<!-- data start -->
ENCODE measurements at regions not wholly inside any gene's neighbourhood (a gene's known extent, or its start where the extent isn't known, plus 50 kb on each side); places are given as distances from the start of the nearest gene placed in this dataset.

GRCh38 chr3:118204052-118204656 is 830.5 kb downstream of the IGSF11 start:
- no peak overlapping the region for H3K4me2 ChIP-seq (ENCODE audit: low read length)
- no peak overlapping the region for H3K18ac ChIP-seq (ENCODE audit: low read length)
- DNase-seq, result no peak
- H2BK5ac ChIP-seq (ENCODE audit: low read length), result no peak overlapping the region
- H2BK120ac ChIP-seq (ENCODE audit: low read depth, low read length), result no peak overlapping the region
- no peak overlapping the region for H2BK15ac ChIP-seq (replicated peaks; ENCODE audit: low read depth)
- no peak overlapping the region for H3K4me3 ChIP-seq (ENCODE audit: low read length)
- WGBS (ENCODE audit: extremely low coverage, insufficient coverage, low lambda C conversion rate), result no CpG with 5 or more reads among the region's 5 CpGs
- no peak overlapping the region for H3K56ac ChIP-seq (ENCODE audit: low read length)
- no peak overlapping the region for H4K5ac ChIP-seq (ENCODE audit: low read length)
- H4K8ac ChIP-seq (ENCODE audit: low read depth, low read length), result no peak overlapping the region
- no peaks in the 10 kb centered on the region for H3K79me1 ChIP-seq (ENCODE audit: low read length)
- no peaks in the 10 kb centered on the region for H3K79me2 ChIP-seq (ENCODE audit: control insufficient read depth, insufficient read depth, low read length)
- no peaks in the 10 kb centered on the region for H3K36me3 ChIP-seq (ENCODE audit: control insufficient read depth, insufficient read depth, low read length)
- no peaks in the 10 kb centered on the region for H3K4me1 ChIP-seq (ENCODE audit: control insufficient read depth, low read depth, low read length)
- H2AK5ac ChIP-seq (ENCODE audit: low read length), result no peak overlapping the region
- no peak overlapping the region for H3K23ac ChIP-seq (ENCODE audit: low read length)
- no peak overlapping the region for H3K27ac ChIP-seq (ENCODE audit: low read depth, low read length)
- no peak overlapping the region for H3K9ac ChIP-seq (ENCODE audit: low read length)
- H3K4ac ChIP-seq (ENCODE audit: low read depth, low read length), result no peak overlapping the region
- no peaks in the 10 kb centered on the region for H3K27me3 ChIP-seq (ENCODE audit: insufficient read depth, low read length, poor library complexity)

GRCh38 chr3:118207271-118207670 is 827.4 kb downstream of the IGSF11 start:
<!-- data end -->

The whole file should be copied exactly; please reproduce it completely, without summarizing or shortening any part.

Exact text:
ENCODE measurements at regions not wholly inside any gene's neighbourhood (a gene's known extent, or its start where the extent isn't known, plus 50 kb on each side); places are given as distances from the start of the nearest gene placed in this dataset.

GRCh38 chr3:118204052-118204656 is 830.5 kb downstream of the IGSF11 start:
- no peak overlapping the region for H3K4me2 ChIP-seq (ENCODE audit: low read length)
- no peak overlapping the region for H3K18ac ChIP-seq (ENCODE audit: low read length)
- DNase-seq, result no peak
- H2BK5ac ChIP-seq (ENCODE audit: low read length), result no peak overlapping the region
- H2BK120ac ChIP-seq (ENCODE audit: low read depth, low read length), result no peak overlapping the region
- no peak overlapping the region for H2BK15ac ChIP-seq (replicated peaks; ENCODE audit: low read depth)
- no peak overlapping the region for H3K4me3 ChIP-seq (ENCODE audit: low read length)
- WGBS (ENCODE audit: extremely low coverage, insufficient coverage, low lambda C conversion rate), result no CpG with 5 or more reads among the region's 5 CpGs
- no peak overlapping the region for H3K56ac ChIP-seq (ENCODE audit: low read length)
- no peak overlapping the region for H4K5ac ChIP-seq (ENCODE audit: low read length)
- H4K8ac ChIP-seq (ENCODE audit: low read depth, low read length), result no peak overlapping the region
- no peaks in the 10 kb centered on the region for H3K79me1 ChIP-seq (ENCODE audit: low read length)
- no peaks in the 10 kb centered on the region for H3K79me2 ChIP-seq (ENCODE audit: control insufficient read depth, insufficient read depth, low read length)
- no peaks in the 10 kb centered on the region for H3K36me3 ChIP-seq (ENCODE audit: control insufficient read depth, insufficient read depth, low read length)
- no peaks in the 10 kb centered on the region for H3K4me1 ChIP-seq (ENCODE audit: control insufficient read depth, low read depth, low read length)
- H2AK5ac ChIP-seq (ENCODE audit: low read length), result no peak overlapping the region
- no peak overlapping the region for H3K23ac ChIP-seq (ENCODE audit: low read length)
- no peak overlapping the region for H3K27ac ChIP-seq (ENCODE audit: low read depth, low read length)
- no peak overlapping the region for H3K9ac ChIP-seq (ENCODE audit: low read length)
- H3K4ac ChIP-seq (ENCODE audit: low read depth, low read length), result no peak overlapping the region
- no peaks in the 10 kb centered on the region for H3K27me3 ChIP-seq (ENCODE audit: insufficient read depth, low read length, poor library complexity)

GRCh38 chr3:118207271-118207670 is 827.4 kb downstream of the IGSF11 start: